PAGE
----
Martin McDonough is another writer I am aware of from the theatre. He writes the kind of dialogue that other writers dream of and most actors would kill to get their hands on. I saw a certain David Tennant in the National Theatre's production of The Pillowman a few years ago and was just amazed that this sparky, inventive play all about storytelling had been rejected previously by both the RSC and Royal Court. After winning an Oscar with his short film debut 'Six Shooter' it was always going to be interesting to see what he created with his first feature. Happily it is an off-beat comedy thriller set in one of Europe's best preserved medieval cities. Obviously.
When McDonough took a trip to Bruges he walked its cobbled streets and marvelled at the gothic architecture, the calm waterways populated by swans and found himself simultaneously bored stiff by it all. From that point he split his experience into two characters: Ken (the always brilliant Brendan Gleeson) who falls for Bruges, and Ray (the surprisingly good Colin Farrell) who thinks it's a 'shithole', both of them hitmen hiding out after a bungled shooting. As the two of them play at being tourists McDonough gives full rein to his skills, the profanity as free-flowing as the 'gay beer' and the two very different men sparking off each other. There's a chance at romance for Ray but a phone call from their boss Harry Waters (Ralph Fiennes trying his best to do a Ben Kingsley) changes everything and when the man himself turns up in Bruges the cobbled streets play host to a very modern thriller.
There are drugs, prostitutes and a rascist American dwarf actor to help the quirky quotient but it's the dialogue which really makes the film. We are allowed to observe the humanity and fragility of men for whom killing is a job, and also of course the ideas of honour and proper conduct which govern their work and relationships. McDonough also makes a fine feature of the city itself, the DVD extras even allow you to take a boat trip on its canals. You can also see a montage of the film's swearing as well as the usual gag-reel and deleted scenes.But the main feature certainly made me giggle like I haven't for a while.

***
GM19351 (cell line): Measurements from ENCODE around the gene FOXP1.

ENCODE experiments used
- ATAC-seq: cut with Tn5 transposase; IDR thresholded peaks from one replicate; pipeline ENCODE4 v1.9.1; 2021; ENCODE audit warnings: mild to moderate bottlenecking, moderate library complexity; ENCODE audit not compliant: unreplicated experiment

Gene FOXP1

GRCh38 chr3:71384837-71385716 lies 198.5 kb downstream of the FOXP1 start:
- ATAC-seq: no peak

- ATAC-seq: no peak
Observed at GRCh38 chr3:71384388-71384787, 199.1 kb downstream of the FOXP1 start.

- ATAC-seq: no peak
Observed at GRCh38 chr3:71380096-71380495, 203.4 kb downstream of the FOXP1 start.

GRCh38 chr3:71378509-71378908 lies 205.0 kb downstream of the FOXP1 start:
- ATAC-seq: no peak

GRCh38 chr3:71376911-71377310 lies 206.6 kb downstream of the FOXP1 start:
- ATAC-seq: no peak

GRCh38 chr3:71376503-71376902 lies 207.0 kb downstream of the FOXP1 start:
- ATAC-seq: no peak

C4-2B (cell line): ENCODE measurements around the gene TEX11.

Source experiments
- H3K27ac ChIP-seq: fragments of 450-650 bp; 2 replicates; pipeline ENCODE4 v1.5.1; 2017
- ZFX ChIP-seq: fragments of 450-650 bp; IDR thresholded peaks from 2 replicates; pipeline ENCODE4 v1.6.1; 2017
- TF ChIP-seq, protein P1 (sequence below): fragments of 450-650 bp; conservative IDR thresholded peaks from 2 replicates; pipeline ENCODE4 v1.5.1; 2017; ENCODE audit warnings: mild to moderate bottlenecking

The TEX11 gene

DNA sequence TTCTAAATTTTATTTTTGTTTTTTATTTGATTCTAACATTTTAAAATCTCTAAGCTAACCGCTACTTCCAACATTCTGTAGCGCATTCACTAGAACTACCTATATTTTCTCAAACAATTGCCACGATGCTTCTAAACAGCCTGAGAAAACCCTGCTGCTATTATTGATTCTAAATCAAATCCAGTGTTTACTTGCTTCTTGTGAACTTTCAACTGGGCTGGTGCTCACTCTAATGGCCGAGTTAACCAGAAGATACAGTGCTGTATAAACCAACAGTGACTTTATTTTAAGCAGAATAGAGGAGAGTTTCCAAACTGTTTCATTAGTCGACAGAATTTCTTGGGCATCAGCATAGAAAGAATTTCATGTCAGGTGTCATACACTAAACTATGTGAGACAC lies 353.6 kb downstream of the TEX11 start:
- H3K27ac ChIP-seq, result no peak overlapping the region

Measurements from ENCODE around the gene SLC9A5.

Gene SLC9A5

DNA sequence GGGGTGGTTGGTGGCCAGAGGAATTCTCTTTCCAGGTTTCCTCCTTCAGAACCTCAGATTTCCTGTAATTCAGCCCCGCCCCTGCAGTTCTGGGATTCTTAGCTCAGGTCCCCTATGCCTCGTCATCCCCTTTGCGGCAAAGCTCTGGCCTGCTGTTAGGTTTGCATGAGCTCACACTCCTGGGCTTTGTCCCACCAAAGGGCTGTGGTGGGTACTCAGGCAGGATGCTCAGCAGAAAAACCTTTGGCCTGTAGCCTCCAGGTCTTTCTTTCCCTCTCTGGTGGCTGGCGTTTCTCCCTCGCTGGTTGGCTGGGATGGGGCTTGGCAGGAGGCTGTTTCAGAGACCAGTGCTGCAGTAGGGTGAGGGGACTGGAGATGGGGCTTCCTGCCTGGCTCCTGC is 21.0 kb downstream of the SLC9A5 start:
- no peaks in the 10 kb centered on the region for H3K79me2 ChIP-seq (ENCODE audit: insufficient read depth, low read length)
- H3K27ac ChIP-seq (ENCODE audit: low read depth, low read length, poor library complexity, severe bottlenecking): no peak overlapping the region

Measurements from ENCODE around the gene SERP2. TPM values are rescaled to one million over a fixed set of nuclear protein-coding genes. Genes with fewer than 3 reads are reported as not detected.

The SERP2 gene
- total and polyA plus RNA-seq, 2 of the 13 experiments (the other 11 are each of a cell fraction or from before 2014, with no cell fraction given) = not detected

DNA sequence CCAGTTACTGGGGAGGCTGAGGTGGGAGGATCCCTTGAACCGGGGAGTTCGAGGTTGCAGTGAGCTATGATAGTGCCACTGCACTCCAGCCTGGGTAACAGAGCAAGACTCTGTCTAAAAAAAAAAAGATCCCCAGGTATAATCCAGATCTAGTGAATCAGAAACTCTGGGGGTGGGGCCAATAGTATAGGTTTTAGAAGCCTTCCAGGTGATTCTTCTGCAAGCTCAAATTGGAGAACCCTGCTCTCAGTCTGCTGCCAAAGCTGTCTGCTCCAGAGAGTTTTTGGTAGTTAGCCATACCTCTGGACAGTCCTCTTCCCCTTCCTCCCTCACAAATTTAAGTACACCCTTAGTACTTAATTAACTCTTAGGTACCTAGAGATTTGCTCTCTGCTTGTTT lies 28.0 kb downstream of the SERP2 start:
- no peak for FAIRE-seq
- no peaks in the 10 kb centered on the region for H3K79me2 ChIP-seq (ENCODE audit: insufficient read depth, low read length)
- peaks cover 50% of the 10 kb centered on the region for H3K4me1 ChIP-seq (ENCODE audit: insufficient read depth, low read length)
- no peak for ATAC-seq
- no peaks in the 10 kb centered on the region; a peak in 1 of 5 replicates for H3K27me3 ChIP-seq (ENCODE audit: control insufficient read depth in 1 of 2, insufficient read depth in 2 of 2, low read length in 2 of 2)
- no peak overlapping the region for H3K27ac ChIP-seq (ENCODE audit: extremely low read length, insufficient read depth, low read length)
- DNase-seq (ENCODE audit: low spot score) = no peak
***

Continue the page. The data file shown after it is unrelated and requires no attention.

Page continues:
Saturday, 6 December 2008
by Damon Galgut
I went to Cape Town a few years ago to film a commercial and came face to face with the 'new South Africa' almost immediately. I walked from my hotel towards the marina area where restaurants and shops jostled for space amongst the bobbing masts of yachts. On my way there I saw figures hunched beneath shipping containers and gathered around small drum fires. The next morning I saw these same figures by the roadside, waiting patiently for vans and trucks to stop and pick them up. They were men who had come in from rural areas looking for labouring work and each day from dawn they would wait there and hope to be picked up. All around Cape Town you could see the cranes which were building the new apartment blocks and offices which were the only prospect of employment for these men. In Damon Galgut's powerful new novel the juxtaposition of old and new is made all too clear, but also the meeting of Past with Present (and Future), Nature with Man and, within it's uniquely South African context, black with white. As the capital letters indicate it is a novel filled with metaphor and the kind of symbolic writing more commonly found in the short story. Although only 250 (small) pages long it crams so much in I found it one of the most satisfying reads of the year.
Picking up on my own experience of the construction of South Africa's future we meet two brothers Adam and Gavin Napier. Adam, usually the stable, dependable one has seen a change in his fortunes, replaced at work by a younger black colleague and drifting aimlessly whilst his brother has become a successful property developer for whom only the cheapest fittings will do. Adam is offered the opportunity to stay in his brother's place in the country, an almost derelict house with a tin roof, in order to pursue a dream from his youth; to write poetry. Choked by tough old weeds (which he is ordered to remove by the local Mayor) this is far from a country retreat, until recently it was literally the end of the road, and it isn't long before the isolation begins to take its toll.
'On that first day, when he'd arrived, he'd felt time flowing in through the front door behind him. He'd brought time back into the house. But now he could feel a different time - old time, dead time - trapped inside, unable to pass back out, into the current. It had become shaped to the rooms, looping back on itself, piling up in compacted layers so dense and heavy that they were almost substantial. It didn't seem implausible that people or actions from long ago might be here, very close to him.'